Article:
Daily Star (DC Comics)

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This article is about the fictional newspaper. For other uses, see Daily Star (disambiguation).
Daily Star
Publication information
Publisher DC Comics
First appearance Action Comics #1
Created by Jerry Siegel and Joe Shuster
In-story information
Type of business Newspaper
Base(s) Metropolis
Employee(s) George Taylor
Clark Kent
Lois Lane
Jimmy Olsen
Perry White

The Daily Star was a fictional broadsheet newspaper that appeared in Superman stories published by DC Comics between 1938 and 1986. The Daily Star was based in Metropolis and employed Clark Kent, Lois Lane, and Jimmy Olsen; its chief editor was George Taylor.

In the comics, the newspaper was located in the heart of Metropolis. The Daily Star building's most distinguishing feature was the enormous star that sat on top of the building.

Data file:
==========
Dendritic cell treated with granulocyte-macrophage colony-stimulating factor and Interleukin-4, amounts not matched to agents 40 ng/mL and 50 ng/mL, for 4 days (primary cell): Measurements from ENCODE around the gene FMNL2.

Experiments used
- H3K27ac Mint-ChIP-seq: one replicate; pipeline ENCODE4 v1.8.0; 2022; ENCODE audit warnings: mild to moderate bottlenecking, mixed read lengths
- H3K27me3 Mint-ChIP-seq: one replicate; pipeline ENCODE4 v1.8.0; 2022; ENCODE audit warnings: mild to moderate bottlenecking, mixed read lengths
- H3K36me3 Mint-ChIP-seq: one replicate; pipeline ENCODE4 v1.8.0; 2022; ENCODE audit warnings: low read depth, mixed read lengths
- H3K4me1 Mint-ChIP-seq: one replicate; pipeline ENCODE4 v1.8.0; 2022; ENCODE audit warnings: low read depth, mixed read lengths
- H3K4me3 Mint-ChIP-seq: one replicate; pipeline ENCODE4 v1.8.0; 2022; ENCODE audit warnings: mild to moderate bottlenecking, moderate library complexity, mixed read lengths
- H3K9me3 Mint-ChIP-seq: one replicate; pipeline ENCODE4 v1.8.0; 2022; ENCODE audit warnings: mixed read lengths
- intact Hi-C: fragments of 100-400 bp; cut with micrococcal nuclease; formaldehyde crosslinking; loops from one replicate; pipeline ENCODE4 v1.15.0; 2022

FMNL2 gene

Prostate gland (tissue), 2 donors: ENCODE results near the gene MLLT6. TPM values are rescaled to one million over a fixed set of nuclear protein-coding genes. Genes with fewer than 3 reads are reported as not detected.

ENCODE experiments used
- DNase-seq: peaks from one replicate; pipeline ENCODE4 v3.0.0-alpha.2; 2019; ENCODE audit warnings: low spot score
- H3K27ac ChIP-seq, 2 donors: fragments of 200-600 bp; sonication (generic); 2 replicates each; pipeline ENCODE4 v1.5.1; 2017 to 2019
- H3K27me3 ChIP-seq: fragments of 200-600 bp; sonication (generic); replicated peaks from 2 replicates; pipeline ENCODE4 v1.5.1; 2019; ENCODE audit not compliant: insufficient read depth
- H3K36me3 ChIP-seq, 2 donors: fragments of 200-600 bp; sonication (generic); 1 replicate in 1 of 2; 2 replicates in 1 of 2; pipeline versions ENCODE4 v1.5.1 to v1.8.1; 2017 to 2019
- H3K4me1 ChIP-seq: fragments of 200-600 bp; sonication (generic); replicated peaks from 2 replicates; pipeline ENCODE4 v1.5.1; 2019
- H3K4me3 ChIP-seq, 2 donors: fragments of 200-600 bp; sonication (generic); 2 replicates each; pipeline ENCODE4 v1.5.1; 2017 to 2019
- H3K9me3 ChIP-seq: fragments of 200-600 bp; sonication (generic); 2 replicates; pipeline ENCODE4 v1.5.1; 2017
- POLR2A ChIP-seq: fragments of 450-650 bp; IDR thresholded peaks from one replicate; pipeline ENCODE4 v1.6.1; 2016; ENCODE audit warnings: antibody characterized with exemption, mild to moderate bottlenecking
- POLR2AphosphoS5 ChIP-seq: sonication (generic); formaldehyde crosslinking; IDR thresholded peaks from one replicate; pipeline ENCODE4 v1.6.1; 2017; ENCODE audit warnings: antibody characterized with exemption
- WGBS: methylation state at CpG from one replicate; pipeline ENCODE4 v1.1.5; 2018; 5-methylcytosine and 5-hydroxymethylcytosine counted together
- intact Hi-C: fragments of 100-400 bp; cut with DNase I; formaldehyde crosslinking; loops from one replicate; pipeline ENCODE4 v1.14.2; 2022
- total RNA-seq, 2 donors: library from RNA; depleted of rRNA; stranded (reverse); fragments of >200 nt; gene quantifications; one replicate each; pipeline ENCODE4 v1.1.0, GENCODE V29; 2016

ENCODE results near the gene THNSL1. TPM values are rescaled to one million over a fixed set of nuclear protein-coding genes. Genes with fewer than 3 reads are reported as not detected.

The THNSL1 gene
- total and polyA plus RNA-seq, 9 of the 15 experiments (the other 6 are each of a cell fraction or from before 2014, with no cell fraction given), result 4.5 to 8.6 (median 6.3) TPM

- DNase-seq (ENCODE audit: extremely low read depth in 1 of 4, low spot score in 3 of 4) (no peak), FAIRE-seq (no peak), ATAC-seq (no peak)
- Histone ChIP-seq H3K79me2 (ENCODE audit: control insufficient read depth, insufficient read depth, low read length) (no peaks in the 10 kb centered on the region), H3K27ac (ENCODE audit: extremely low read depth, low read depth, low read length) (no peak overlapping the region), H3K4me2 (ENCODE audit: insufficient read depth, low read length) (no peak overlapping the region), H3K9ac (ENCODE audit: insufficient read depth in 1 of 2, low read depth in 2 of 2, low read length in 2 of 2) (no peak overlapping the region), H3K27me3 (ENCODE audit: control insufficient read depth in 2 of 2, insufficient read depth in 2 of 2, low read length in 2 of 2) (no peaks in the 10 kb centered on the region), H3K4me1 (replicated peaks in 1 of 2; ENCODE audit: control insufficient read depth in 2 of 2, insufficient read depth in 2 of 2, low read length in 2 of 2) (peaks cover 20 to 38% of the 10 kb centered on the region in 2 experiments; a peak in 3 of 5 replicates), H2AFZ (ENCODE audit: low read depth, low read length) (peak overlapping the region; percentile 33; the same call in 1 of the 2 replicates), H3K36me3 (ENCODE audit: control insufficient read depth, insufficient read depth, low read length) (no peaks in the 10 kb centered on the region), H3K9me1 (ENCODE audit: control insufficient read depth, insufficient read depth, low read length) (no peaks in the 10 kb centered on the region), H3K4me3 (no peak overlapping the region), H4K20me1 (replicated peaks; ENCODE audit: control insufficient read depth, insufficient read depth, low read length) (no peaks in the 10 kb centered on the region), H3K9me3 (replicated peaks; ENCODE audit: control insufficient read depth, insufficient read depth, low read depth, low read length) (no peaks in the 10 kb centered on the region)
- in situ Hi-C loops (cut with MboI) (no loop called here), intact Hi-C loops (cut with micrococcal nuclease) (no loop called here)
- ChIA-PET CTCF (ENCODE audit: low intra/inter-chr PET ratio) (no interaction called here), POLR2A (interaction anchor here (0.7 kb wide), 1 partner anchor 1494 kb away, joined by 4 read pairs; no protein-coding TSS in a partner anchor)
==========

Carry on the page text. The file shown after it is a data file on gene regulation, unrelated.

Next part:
History[edit]

Superman co-creator Joe Shuster named the Daily Star after the Toronto Daily Star in Ontario, which had been the newspaper that Shuster's parents received and for which Shuster had worked as a paperboy. (Called the Evening Star prior to 1899, the Toronto Daily Star is now known simply as the Toronto Star.)

"I have very fond memories of the Toronto Star," Shuster told Star reporter Henry Mietkiewicz for a story that ran on April 26, 1992, three months before Shuster died in Los Angeles. "I still remember drawing one of the earliest panels that showed the newspaper building. We needed a name, and I spontaneously remembered the Toronto Star. So that's the way I lettered it. I decided to do it that way on the spur of the moment, because the Star was such a great influence on my life." [1]

Golden Age[edit]

When Superman first appeared in comics, in June 1938's Action Comics #1, his alter ego, Clark Kent, worked for the "large metropolitan daily" newspaper (Action #7, Dec 1938) the Daily Star under editor George Taylor (Superman #2, Fall 1939). With the exception of Action Comics #2, when Kent (and Taylor) inexplicably worked for the Cleveland Evening News, the above arrangement remained unchanged through March 1940 (Action #22).